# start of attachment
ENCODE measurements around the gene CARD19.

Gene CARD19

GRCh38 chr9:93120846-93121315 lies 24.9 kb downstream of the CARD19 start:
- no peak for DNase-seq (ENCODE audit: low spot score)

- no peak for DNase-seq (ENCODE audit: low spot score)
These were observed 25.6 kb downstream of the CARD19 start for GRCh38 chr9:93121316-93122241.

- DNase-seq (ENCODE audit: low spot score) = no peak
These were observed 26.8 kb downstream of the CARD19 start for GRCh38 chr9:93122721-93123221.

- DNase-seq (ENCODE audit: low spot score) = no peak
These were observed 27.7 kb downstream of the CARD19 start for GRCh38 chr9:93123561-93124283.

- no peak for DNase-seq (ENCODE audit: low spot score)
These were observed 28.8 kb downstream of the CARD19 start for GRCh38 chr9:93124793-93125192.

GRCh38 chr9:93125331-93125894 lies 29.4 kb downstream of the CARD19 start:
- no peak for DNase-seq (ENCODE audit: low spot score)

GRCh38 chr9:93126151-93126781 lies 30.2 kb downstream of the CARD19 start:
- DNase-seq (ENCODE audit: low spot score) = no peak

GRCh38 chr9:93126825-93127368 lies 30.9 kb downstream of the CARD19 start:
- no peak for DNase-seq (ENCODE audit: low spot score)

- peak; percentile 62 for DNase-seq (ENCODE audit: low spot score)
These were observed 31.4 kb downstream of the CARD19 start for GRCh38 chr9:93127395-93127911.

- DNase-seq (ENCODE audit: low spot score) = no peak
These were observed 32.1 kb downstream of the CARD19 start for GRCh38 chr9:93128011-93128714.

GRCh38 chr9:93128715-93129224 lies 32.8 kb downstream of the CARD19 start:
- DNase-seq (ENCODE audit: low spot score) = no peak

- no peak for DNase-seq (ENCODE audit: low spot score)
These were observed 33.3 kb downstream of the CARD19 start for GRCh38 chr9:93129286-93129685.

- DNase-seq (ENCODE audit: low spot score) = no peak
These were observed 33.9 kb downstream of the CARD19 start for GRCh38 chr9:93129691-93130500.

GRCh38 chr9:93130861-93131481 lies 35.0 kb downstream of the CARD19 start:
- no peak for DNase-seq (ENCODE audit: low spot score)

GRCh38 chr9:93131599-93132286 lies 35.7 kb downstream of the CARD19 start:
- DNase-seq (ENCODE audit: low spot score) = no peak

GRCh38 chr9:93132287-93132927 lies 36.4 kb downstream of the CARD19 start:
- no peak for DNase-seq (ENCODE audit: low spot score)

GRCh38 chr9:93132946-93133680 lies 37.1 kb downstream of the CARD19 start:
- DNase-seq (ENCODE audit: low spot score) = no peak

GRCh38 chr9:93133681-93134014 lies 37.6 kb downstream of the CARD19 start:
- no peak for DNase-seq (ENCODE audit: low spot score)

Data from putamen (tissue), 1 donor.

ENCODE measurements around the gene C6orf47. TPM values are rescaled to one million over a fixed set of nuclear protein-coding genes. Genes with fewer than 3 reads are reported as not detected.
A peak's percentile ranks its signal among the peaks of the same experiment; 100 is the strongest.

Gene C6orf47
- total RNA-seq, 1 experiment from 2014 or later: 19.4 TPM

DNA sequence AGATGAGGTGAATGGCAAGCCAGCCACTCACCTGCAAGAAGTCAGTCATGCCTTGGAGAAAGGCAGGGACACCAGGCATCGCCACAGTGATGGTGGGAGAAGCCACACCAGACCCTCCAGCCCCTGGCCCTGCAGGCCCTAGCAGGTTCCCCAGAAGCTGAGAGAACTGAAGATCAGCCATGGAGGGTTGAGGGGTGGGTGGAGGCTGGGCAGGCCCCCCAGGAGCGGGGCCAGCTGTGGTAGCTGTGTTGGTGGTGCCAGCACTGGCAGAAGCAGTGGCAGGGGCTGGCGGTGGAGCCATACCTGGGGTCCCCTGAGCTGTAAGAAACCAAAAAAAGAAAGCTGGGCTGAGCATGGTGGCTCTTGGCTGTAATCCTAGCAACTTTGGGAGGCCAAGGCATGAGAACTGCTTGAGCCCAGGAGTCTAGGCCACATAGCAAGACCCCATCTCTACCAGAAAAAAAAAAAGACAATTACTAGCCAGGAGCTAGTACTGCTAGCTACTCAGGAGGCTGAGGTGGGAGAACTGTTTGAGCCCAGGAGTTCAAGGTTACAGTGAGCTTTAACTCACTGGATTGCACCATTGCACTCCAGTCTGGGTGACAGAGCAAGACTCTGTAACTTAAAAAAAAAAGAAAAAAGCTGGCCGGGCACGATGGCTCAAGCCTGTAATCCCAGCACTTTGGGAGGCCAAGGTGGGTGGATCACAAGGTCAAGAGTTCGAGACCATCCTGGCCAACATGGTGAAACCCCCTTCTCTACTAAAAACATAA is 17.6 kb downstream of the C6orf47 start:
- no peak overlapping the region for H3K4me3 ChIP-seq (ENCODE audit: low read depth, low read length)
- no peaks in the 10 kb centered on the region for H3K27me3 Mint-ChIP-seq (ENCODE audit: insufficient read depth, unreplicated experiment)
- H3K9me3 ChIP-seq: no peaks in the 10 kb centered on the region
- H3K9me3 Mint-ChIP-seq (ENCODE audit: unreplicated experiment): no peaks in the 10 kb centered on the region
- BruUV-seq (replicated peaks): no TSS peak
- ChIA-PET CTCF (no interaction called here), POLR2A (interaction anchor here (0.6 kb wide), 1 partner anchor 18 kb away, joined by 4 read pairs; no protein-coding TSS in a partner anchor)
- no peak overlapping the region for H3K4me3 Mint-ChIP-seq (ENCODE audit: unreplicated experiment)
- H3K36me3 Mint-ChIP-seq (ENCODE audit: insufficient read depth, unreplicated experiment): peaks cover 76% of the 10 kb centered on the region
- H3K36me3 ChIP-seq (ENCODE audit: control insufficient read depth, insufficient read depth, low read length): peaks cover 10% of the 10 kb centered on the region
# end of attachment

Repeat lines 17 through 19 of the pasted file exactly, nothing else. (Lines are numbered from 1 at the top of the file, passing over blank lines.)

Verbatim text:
GRCh38 chr9:93126825-93127368 lies 30.9 kb downstream of the CARD19 start:
- no peak for DNase-seq (ENCODE audit: low spot score)

- peak; percentile 62 for DNase-seq (ENCODE audit: low spot score)